David Mamet has written and directed a few films at this point. I’ve been intending to see them for ages, and I decided his 2001 writing/directing effort Heist was a good place to start. Some of my favorite plays are ones written by Mamet, and they never lack sharp, lively dialog and characters grabbing your attention every time they fire off a line. Heist has dialog that honors the best of Mamet as a writer, but it also honors the very best of the noir films of the 30’s and 40’s. Gene Hackman is the kind of actor who could play that awful son-of-a-bitch as well as he could play the weary underdog (and he sometimes plays both). As the leader of a crew of professional thieves he’s more than capable of playing a tired, older man with his back against the wall, but with just enough to go for one last job, make that big score and retire with a few years of dignity. Mamet’s dialog is well-written, but it certainly is dependent upon good actors to give it a steady heartbeat. The story with all its double and triple-crosses is reliable, established terrain for Mamet to play on, Heist will keep you involved with a cast that includes Hackman, Delroy Lindo, Sam Rockwell, Danny DeVito (who can play that scumbag he’s known for with a pretty dark edge), Ricky Jay and Rebecca Pidgeon. All of these people can be great, but with Mamet’s dialog they’re great and impossible to not watch. That’s the pleasure of Heist, and the story is handled well enough to breeze you right through its 109-minute run.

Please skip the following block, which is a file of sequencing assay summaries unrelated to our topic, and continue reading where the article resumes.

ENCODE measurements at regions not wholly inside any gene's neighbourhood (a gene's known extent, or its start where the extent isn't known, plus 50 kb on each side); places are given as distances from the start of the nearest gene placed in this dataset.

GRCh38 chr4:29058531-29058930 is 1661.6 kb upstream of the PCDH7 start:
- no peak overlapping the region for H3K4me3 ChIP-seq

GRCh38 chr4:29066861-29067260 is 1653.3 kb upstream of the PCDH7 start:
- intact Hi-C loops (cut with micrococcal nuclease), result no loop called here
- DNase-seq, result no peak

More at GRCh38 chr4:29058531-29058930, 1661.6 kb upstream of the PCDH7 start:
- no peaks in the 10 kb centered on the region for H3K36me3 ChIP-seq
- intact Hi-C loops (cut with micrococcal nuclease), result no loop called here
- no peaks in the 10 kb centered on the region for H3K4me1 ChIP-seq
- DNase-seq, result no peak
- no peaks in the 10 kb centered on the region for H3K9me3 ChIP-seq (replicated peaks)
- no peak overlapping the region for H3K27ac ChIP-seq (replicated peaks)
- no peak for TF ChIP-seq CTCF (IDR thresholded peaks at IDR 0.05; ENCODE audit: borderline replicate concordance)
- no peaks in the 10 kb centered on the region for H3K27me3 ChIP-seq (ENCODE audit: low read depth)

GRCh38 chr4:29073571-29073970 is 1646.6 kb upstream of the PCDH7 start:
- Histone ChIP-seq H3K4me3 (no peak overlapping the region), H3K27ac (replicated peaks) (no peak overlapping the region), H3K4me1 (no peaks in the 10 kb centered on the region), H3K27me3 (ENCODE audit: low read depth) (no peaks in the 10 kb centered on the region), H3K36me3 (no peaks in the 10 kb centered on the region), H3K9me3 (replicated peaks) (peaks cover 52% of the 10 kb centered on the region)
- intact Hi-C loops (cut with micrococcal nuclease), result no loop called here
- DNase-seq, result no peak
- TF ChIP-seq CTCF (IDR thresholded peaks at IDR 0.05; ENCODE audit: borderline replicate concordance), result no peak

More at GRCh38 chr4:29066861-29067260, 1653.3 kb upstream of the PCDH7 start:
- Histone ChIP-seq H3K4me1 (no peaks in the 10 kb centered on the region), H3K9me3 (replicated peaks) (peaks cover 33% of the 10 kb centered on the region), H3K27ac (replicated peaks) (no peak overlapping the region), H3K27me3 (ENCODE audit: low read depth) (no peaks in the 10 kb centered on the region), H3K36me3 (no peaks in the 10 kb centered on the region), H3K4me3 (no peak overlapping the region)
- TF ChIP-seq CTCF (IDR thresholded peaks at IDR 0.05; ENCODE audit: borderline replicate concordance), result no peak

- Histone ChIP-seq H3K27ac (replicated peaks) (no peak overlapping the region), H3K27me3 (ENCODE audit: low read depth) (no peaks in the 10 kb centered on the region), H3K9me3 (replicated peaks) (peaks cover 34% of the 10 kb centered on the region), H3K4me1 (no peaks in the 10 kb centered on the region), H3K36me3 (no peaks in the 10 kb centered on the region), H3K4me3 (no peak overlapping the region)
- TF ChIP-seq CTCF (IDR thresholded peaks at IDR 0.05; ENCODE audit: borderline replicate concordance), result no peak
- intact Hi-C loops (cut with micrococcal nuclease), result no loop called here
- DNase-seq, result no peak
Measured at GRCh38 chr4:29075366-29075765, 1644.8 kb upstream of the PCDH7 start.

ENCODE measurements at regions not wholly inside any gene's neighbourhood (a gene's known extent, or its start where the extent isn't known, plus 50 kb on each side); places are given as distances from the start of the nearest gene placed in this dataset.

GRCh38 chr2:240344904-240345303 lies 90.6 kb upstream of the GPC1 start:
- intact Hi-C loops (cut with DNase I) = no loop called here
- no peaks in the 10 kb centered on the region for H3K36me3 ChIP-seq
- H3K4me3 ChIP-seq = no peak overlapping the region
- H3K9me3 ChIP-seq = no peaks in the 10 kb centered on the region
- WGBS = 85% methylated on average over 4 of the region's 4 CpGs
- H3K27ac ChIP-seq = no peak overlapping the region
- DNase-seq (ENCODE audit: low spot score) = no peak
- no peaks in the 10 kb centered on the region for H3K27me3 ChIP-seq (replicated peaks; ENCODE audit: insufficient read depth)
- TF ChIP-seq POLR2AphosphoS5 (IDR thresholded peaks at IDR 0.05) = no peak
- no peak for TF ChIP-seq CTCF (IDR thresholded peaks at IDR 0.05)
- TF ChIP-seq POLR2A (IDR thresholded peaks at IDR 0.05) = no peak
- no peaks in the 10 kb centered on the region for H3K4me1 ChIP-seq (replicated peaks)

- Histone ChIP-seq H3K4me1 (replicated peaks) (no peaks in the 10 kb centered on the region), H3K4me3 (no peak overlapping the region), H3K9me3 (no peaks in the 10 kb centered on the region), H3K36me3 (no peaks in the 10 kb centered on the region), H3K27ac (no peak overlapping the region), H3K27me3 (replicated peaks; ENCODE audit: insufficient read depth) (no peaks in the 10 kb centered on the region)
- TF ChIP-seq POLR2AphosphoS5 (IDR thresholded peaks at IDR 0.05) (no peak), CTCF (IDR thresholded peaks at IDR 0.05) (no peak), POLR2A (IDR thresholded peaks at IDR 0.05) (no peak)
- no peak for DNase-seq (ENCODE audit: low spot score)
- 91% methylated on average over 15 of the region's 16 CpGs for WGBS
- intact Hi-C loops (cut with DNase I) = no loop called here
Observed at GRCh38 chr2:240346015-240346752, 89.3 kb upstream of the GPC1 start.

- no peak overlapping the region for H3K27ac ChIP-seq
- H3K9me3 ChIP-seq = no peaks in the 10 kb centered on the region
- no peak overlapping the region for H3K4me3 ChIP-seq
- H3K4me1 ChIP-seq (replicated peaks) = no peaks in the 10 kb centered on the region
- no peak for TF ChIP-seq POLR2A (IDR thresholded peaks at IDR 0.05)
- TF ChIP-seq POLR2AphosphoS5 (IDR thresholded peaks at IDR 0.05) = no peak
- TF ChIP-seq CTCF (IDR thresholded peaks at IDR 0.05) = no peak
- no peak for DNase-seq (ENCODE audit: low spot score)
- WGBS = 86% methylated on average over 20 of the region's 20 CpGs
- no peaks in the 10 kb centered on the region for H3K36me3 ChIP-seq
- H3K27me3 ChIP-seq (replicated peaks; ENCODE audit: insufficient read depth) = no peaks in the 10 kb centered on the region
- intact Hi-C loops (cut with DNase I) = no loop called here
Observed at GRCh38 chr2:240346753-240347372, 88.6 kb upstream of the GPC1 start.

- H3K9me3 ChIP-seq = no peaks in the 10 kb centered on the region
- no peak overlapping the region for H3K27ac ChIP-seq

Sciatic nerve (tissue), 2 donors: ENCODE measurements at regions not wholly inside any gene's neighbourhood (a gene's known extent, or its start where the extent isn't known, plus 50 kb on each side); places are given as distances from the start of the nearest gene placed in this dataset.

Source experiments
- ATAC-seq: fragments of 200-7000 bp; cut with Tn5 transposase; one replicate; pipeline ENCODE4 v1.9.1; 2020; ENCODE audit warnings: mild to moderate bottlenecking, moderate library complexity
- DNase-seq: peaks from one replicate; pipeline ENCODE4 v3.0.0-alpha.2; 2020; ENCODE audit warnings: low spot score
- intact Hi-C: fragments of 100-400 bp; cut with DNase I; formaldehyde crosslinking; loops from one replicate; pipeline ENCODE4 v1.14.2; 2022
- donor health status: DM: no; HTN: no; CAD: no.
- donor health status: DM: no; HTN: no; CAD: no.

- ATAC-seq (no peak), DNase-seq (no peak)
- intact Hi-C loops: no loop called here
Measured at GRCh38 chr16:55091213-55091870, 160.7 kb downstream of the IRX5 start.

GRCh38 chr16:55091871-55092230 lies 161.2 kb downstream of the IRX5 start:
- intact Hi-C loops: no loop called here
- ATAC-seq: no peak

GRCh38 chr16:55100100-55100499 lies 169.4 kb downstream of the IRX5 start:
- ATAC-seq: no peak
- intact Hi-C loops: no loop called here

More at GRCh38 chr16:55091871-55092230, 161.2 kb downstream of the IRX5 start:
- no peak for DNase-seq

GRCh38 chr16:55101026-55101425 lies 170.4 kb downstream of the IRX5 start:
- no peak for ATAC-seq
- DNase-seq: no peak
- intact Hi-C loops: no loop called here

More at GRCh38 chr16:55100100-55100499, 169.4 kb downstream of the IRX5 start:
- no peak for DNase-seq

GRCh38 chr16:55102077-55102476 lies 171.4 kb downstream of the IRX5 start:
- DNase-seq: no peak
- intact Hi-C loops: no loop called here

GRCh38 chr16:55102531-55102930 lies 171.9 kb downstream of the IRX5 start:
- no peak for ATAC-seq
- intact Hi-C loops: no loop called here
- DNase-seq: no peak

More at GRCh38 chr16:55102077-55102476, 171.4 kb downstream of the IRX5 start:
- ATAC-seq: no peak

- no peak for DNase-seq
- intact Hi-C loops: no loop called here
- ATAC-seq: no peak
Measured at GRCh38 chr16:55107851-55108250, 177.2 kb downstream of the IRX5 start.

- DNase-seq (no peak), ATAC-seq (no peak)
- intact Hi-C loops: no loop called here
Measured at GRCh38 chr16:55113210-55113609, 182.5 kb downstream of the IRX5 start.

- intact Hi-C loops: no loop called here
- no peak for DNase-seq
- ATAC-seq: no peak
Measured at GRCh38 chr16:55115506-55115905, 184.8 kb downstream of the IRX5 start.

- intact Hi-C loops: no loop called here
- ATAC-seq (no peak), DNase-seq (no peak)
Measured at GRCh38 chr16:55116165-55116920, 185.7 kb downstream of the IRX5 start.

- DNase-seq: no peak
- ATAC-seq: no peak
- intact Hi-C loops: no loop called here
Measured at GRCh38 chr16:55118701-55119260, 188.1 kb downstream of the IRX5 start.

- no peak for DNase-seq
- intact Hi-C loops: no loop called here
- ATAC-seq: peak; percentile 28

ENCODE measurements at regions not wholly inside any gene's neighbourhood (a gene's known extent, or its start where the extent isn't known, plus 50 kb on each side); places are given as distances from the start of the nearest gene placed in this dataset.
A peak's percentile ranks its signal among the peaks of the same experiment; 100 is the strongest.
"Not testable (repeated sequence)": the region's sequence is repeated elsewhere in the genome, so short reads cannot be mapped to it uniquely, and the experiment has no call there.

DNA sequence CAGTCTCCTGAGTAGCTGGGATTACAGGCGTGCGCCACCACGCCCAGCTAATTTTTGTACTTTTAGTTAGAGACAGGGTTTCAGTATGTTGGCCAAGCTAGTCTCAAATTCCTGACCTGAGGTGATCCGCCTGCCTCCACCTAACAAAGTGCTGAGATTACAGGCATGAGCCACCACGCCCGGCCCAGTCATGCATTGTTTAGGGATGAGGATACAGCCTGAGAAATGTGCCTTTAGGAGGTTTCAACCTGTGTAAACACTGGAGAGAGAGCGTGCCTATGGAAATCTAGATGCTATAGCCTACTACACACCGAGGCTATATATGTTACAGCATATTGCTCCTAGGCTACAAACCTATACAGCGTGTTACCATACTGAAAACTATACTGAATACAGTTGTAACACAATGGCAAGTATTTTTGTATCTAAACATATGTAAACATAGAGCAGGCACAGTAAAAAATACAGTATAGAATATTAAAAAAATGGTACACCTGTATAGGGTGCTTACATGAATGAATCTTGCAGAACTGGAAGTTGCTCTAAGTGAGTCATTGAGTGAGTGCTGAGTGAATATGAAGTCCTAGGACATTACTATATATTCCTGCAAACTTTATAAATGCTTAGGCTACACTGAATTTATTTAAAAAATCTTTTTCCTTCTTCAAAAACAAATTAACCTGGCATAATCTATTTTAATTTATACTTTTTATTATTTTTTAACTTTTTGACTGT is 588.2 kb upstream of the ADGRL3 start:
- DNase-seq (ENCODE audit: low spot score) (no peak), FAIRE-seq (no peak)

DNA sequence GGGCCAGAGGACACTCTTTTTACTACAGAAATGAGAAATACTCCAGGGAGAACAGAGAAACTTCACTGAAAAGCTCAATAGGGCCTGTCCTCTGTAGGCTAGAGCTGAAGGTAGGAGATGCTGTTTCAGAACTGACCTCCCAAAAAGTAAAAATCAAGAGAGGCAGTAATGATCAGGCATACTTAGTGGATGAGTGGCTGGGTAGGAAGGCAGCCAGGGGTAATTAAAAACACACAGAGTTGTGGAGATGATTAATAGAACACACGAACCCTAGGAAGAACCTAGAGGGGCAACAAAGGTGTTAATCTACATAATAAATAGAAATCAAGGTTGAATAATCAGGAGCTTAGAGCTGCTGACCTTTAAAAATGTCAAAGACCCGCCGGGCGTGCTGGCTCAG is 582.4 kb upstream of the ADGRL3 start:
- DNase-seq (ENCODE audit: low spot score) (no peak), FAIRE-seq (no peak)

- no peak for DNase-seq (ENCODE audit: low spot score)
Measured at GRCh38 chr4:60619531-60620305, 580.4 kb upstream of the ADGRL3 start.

Action in the North Atlantic (1943): C-
This was the second part of that Bogart kick. There’s not a lot one can really say about this. It’s Bogart in a WWII spy film, and he’s the reluctant hero aboard a ship of military officials and ragtag blue-collar types (including Alan Hale Sr., father of “Gilligan Island’s Alan Hale Jr.). There are lots of patriotic speeches about the war, and some pretty decent (especially for their time) battle scenes when Bogart’s ship goes head-to-head with the Germans. It’s a little slow, and the propaganda aspect hasn’t aged too well, but this again comes under the whole matter of how much you like Humphrey Bogart. If you’re a big fan, or if you find yourself becoming one, you’ll probably get to this eventually, and you’ll probably be fine with all of it. Still this is another one I would personally put a few rungs down that same ladder I mentioned above.